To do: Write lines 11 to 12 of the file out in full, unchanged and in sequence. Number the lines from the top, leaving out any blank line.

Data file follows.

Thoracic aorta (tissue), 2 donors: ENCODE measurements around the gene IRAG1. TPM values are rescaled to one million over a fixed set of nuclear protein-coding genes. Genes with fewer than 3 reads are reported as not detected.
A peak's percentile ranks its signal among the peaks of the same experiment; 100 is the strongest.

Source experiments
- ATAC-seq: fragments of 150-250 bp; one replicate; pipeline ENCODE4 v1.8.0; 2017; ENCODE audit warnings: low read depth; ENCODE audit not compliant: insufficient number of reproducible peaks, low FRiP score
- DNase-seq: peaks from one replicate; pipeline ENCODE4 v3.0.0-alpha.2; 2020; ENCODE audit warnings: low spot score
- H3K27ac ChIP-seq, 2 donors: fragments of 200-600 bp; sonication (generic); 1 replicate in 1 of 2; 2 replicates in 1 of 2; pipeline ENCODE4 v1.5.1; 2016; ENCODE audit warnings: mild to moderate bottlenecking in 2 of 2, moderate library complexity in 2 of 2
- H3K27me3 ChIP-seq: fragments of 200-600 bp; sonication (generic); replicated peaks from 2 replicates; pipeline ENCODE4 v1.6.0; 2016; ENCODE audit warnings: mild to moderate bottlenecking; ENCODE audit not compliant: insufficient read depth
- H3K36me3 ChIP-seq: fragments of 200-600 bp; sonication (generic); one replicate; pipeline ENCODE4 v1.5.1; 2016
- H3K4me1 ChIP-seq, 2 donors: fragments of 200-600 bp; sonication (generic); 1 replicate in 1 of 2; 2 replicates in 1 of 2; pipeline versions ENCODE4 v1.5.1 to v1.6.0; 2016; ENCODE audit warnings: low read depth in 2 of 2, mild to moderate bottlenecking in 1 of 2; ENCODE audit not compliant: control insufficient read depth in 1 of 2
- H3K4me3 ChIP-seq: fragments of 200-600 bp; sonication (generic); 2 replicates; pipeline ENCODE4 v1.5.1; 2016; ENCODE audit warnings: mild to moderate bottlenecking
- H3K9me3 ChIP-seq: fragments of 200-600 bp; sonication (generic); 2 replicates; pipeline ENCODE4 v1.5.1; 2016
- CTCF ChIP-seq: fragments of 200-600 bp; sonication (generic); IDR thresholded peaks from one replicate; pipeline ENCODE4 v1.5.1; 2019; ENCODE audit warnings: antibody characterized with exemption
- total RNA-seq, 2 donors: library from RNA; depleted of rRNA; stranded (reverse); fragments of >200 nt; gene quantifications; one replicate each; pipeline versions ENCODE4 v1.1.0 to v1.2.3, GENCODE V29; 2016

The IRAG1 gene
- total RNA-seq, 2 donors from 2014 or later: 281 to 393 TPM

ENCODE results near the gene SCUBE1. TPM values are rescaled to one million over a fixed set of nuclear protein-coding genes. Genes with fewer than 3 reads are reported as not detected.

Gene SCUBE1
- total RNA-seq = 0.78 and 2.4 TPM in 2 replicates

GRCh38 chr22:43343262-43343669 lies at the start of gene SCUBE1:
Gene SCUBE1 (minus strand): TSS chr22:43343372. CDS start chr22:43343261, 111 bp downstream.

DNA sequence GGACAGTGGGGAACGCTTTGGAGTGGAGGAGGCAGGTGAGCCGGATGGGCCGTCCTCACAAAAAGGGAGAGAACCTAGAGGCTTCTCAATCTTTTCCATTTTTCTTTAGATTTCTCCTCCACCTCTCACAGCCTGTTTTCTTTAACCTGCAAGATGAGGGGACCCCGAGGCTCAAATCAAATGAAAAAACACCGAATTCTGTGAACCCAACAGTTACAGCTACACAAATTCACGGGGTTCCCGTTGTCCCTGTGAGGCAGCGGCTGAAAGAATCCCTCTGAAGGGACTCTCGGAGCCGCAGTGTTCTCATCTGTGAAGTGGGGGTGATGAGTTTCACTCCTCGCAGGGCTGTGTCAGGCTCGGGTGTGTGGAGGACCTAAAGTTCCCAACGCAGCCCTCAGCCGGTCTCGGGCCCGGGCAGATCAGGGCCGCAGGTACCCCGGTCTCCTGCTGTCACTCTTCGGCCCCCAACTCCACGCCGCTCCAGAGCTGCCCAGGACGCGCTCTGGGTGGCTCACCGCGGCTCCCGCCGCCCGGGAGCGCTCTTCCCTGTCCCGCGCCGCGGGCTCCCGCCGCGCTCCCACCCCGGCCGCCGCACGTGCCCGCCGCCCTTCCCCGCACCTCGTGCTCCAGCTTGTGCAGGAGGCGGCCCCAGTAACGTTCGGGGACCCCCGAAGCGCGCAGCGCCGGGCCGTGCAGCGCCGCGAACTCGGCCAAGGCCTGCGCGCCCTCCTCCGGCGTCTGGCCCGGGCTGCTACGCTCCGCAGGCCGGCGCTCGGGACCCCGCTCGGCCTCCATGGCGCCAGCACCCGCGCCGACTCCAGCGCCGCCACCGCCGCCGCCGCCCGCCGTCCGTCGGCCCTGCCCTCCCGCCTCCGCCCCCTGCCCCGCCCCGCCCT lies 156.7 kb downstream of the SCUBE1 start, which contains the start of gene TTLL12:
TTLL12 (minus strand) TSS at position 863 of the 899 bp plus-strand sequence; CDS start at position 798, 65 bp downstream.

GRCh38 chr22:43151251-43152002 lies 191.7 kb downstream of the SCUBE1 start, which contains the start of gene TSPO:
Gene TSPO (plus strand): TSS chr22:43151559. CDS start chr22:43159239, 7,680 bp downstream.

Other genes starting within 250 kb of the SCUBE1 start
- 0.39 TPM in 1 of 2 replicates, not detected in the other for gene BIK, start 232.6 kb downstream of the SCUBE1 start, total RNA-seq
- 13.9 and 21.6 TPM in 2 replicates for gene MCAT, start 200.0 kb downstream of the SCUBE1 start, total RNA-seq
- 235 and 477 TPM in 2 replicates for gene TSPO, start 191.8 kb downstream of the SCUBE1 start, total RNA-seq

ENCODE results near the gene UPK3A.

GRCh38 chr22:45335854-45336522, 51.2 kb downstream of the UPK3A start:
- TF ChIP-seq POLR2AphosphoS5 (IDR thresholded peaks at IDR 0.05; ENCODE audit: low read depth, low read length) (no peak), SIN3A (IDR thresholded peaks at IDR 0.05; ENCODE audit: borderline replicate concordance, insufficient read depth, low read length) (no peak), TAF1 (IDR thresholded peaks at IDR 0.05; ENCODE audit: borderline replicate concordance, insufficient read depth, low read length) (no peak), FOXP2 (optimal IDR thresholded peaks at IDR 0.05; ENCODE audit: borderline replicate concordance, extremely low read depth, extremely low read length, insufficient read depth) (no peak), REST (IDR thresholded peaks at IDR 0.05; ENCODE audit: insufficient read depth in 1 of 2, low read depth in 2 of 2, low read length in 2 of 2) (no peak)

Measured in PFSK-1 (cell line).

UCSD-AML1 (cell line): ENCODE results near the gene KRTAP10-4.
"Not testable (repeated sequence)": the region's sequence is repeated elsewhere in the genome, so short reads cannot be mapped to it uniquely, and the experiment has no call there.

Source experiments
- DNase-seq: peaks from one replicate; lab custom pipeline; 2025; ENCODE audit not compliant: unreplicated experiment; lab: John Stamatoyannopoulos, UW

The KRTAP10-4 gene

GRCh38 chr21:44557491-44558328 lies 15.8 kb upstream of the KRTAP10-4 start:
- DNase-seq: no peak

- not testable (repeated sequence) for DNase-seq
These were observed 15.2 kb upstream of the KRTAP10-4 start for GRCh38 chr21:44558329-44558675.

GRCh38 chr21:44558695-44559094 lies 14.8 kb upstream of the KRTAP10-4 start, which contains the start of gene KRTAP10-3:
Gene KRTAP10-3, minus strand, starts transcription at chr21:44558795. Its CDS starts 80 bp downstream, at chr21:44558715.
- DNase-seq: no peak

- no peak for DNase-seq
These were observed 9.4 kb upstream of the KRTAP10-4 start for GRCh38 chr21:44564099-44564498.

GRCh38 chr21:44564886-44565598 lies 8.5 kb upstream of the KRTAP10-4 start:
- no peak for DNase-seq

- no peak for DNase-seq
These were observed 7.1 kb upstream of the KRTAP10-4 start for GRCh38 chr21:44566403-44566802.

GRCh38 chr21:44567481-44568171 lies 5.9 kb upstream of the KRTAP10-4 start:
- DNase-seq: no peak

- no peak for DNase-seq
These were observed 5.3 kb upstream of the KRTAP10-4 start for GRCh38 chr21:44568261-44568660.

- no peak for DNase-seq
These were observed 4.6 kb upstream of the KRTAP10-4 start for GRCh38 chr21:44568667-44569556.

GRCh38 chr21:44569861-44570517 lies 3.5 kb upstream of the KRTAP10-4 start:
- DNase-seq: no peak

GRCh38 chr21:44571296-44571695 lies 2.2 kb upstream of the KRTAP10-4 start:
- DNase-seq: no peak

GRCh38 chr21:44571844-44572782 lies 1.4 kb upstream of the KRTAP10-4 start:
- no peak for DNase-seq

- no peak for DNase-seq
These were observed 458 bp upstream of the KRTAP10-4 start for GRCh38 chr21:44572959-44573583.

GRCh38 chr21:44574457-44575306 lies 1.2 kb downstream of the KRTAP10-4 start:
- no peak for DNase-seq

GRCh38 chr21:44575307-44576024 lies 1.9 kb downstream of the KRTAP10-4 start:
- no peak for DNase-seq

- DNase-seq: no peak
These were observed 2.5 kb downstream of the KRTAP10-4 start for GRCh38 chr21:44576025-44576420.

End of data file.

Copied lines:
- H3K9me3 ChIP-seq: fragments of 200-600 bp; sonication (generic); 2 replicates; pipeline ENCODE4 v1.5.1; 2016
- CTCF ChIP-seq: fragments of 200-600 bp; sonication (generic); IDR thresholded peaks from one replicate; pipeline ENCODE4 v1.5.1; 2019; ENCODE audit warnings: antibody characterized with exemption